We now look down on Bonds for taking the easy way out, but didn't we all? His fault lies in himself, as ours do in ourselves. We entered into a confederacy of ignorance with the press and the MLB, that has been falling away bit by bit for the last few years. His fault, and ours, lie not in the stars, they are in ourselves.

You may not believe it, but I didn't realize that this post would go up on the Ides of March when I decided on the title. However, I will end on a note that is decidedly less than Shakespearian. There was a Simpsons episode a few years back where Bart takes a drug for ADD and discovers a conspiracy orchestrted by Major League Baseball. Mark McGwire shows up to placate the townspeople and asks them the following question:

"Do you want to know the terrifying truth, or do you want to see me sock a few dingers?"

Now we all know the answer to that question.

1 comment :

Anonymous said...

And what could an aspiring lawyer/politican learn from this tragedy/comedy?
Perhaps it is no matter how "unfortunate/suspicious" the timing might seem for the truth to emerge, it is the inevitibale handmaiden to the horrific egos that seem to forget that the truth can not be invented or shaped, it just "is" (the word William Jefferson Clinton had such a difficult time defining).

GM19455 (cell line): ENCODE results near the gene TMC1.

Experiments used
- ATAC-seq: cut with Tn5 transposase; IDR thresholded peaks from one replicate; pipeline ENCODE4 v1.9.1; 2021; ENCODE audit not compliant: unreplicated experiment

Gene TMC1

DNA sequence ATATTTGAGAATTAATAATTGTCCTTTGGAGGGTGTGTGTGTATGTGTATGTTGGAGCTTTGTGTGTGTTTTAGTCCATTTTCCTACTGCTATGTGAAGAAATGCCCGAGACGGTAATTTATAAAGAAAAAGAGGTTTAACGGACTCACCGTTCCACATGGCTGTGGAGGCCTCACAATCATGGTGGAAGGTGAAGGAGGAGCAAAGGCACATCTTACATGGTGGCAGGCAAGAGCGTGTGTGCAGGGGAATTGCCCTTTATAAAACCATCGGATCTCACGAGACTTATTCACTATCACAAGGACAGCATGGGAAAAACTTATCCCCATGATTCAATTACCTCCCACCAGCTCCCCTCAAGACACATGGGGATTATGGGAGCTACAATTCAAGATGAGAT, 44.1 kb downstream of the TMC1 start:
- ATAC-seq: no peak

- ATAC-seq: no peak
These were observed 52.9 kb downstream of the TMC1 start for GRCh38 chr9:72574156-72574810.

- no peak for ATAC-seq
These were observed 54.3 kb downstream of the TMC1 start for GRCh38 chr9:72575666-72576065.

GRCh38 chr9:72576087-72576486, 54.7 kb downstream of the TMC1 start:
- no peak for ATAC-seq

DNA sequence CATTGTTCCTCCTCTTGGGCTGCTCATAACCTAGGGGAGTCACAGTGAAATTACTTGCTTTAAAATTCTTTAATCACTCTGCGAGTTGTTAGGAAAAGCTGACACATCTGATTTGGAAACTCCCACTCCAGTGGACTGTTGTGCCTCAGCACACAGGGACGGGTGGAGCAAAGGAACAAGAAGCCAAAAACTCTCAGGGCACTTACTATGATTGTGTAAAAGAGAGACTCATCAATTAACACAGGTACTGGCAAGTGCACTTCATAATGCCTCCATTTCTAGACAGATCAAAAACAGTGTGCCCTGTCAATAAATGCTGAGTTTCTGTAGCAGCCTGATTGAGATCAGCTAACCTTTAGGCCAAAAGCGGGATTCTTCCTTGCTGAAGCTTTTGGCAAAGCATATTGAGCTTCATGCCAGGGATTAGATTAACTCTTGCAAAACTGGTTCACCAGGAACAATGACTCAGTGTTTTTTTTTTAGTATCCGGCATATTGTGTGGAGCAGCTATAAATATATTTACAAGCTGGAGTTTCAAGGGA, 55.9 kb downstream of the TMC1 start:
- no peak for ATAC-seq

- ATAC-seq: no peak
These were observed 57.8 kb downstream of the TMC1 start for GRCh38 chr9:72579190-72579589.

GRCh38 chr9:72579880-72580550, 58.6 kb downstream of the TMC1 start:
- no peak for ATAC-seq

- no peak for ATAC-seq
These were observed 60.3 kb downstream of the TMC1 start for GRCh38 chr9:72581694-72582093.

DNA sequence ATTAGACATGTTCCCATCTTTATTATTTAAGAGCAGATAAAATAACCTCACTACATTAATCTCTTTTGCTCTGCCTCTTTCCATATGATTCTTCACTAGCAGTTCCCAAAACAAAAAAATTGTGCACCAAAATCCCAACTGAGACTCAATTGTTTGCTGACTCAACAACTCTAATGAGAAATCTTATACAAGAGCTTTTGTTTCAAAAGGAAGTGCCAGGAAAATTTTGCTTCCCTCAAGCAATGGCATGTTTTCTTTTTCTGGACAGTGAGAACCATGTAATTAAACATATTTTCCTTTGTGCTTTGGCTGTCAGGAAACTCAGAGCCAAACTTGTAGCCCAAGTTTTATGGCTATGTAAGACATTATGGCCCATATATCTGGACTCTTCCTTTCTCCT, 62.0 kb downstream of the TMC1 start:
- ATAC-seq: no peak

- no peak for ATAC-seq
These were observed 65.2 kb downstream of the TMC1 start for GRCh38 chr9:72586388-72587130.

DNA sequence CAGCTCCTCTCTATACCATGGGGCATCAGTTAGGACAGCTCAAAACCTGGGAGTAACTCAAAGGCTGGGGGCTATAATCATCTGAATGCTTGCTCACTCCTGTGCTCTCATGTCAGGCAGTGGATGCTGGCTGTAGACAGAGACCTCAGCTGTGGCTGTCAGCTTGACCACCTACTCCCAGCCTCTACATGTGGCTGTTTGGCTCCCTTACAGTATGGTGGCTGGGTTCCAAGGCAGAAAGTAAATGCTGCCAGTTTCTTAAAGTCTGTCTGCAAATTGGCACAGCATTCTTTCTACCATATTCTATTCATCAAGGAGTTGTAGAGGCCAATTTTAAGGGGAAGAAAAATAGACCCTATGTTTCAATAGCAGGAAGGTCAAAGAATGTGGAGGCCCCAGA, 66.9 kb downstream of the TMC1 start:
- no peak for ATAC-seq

And it certainly loves to dress up like the fat lady, warming up to take the stage and signal the ending.
In your angst now, I think you are missing the great debate that will fill the quiet interludes between pitches of the Great American Pastime for years , even decades to come. Long after the visual images of these players are forgotten by many,we won't be talking in rapture about the skills of Bonds, McGuire, and the like, we will be debating if they should be in the Hall of Fame.

You can not blame the writers or the truth for that, only the character and values that these "heros" brought to your game, our game, America's greatest pastime.

It makes me feel ashamed that I consider myself too smug and sophisticated to have never bought a ticket to a WWF event or the Roller Derby. At least they don't pretend to feign integrity in hype.

It makes me feel sad that I can never take another young boy to the ballpark with the same promise my father took me, or yours took you.
Obsession with numbers and hype finally broke the golden chain. How are we to compare these players to those before? it won't be through numbers, it will be through character.

They all took a pure and simple game and turned it into the WWF. Shame on them all.